British singer/songwriter Matt Maltese brought a unique coziness to this year’s Shaky Knees. In his first-ever U.S. festival appearance, Maltese serenaded the crowd from a piano underneath a gray, drizzling sky, charming with selections from his four albums, including the newly released Driving Just to Drive. Between the difficult midday time slot, a markedly quieter sound compared to the rest of the lineup and a backing band that he’d just met two days prior to this performance, the keyboard-plunking crooner faced a few challenges. However, Maltese managed to cultivate a coffeehouse-like intimacy with droll pop nocturnes like the absurdly self-degrading “Curl Up & Die,” the love-triangle-themed “Like a Fish” and the personified torment of “Hello Black Dog.” —Lizzie Manno


If the performance can’t be ironically memed into a this is the future liberals want bit, what’s the point? Long before Kim Petras’ Slut Pop, there was Peaches, and Shaky Knees guests turned out to the Criminal Records stage en masse to pay homage to the sex-positive dance punk that nurtured the club kid nights and queer realizations of their youth. Face painted hot pink and blue like a John Waters Harlequin, the Canadian artist roused a steady stream of whoops and headbangs while sinking into splits and walking atop the crowd Iggy Pop-style to “AA XXX” and “Boys Wanna Be Her.” What else is in the teaches of Peaches? Apparently eight costume changes, including a Biblically accurate troll doll with Rapunzel-length pubes, assless chaps, and a leotard starkly emblazoned with the words “TRANS RIGHTS NOW”— the basic words of support I had hoped more artists at an alternative festival in the southeast might also have offered throughout the weekend. —Lindsay Thomaston

Sunflower Bean

The much-buzzed-about Brooklyn band Sunflower Bean have reinvented their sound with each release, and last year’s Headful of Sugar was perhaps their biggest leap yet. Sugar is a full-on classic rock ’n’ roll album, but their Saturday set at the shady Criminal Records stage—which frequently plays host to some of the greatest acts from the Shaky undercard—stopped at every step on their sonic journey. They thrashed to “Moment in the Sun,” but they also slowed things down for a few songs from their slightly pop record Twentytwo in Blue (including the title track “Twentytwo,” which remains one of the greatest songs ever written about that pivotal age). And Julia Cumming remains one of the most electric band leaders around. —Ellen Johnson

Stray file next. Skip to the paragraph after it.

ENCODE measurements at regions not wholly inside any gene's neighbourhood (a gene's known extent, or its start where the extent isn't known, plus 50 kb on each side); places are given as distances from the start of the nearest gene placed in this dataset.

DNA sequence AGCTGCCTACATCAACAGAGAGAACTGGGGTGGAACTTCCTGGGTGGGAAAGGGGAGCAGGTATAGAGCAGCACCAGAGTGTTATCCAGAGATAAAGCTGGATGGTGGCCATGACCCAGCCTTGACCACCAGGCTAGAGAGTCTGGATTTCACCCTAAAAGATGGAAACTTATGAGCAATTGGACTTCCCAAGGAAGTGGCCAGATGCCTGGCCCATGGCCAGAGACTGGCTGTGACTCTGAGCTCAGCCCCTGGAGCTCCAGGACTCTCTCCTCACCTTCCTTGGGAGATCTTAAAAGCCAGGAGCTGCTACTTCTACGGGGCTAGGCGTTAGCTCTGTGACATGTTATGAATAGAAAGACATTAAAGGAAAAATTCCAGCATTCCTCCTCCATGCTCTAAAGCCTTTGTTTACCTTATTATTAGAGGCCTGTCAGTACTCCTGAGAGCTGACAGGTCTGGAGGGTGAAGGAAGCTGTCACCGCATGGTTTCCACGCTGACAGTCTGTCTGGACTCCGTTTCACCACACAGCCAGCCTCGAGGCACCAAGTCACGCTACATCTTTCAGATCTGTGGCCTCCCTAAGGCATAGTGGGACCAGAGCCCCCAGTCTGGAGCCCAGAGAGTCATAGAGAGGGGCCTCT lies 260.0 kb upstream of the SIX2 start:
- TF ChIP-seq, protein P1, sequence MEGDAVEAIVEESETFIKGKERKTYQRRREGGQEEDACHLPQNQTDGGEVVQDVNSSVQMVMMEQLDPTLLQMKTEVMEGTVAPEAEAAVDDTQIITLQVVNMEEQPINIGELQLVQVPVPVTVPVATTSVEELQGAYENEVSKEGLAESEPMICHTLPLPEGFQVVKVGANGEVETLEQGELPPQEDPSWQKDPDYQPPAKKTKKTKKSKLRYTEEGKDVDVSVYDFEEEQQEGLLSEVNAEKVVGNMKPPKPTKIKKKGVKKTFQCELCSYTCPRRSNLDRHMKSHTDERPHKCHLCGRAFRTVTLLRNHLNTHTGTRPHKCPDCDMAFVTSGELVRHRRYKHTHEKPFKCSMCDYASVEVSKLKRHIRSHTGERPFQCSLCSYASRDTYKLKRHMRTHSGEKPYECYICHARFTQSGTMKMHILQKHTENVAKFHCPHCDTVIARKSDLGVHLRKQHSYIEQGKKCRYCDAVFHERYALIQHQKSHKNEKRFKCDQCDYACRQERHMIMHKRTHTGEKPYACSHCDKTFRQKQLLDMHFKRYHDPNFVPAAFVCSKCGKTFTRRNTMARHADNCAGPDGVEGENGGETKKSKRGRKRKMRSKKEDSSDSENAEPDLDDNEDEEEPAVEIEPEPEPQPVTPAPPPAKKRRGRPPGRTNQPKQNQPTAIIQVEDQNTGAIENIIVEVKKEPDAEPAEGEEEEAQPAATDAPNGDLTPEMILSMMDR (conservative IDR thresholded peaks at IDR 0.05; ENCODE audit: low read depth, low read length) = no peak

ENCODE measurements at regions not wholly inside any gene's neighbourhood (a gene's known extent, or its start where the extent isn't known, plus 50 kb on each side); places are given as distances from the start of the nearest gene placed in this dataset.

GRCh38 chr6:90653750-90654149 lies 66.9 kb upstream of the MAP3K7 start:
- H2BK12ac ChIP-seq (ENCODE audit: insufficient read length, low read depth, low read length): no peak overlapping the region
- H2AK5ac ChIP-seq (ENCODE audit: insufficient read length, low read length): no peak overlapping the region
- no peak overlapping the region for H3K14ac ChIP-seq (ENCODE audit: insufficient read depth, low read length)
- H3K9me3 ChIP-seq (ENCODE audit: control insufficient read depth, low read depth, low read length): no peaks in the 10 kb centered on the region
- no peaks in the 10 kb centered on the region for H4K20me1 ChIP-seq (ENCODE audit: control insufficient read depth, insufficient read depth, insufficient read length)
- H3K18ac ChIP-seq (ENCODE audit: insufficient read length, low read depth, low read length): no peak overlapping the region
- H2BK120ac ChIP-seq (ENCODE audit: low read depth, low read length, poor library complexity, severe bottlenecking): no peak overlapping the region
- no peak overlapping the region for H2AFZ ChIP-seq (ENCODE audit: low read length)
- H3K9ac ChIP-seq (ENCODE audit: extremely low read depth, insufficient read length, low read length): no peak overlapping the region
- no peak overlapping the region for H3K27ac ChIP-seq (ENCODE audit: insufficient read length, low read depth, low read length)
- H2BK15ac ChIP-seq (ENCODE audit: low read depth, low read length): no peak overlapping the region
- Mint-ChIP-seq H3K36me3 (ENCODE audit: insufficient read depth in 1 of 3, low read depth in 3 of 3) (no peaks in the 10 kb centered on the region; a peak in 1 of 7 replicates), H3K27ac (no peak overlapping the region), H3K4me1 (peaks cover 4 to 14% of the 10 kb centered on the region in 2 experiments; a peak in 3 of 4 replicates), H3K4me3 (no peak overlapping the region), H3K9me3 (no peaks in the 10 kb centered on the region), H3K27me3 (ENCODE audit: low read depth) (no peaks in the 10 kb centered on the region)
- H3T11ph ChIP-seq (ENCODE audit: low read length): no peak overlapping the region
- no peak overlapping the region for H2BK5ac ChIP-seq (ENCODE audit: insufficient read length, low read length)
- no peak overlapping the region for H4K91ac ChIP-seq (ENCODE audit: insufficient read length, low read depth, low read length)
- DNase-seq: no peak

Hannah van Loon (who records as Tanukichan) and company provided some of the most tantalizing, chest-rumbling guitar tones of the festival as they opened the Piedmont stage on Sunday. Despite the thin crowd, the California band’s full-throttle dream-pop distortion and van Loon’s understated, icy and purposely muddied vocals were more-than-welcome sonic outliers at Central Park this past weekend. Tanukichan’s noisy yet spacious songcraft, marked by singed, quaking bass tones, thundered throughout the festival grounds, particularly with the heavy, danceable one-two punch of “Escape” and “Don’t Give Up” that opens her new album GIZMO. The beautifully soothing “Thin Air” was another highlight, with drummer Joe Lyle assuming the vocal duties of Enumclaw’s Aramis Johnson, who duets with van Loon on the recorded version. —Lizzie Manno

Water From Your Eyes

In stark contrast to the glut of straightforward rock bands, two sets stood out the most at the 2023 edition of Shaky Knees: Peaches and Water From Your Eyes. While Peaches deviated with a techno-pop sound and the help of numerous outfit changes, vagina-costumed backup dancers and such stage antics as microphone deepthroating, Brooklyn’s Water From Your Eyes strayed via the sheer left-field nature of their music. Calling upon disparate styles like math rock, industrial, dance music and even showtunes, the band definitely shook things up with their strident, unpredictable pop songs. In a live setting, their guitars sound even sharper, as Nate Amos and live member Al Nardo tagteamed and brought a brutal precision, especially on their new material, with the primitive ping-ponging of “True Life” and the contorting stop-starts of “Barley.” But even as their haywire melodies squealed and dance beats boomed on numbers like “Track Five” and “Break,” their delectable, earnest pop core shone through. Also akin to Peaches, who donned leotards with slogans like “Drag saves lives” and “Trans rights now” during their set, the band showed solidarity to Atlanta forest defenders, as vocalist Rachel Brown encouraged festival goers to educate themselves about the injustices surrounding Cop City—which was not insignificant, especially at a festival with corporate sponsors. —Lizzie Manno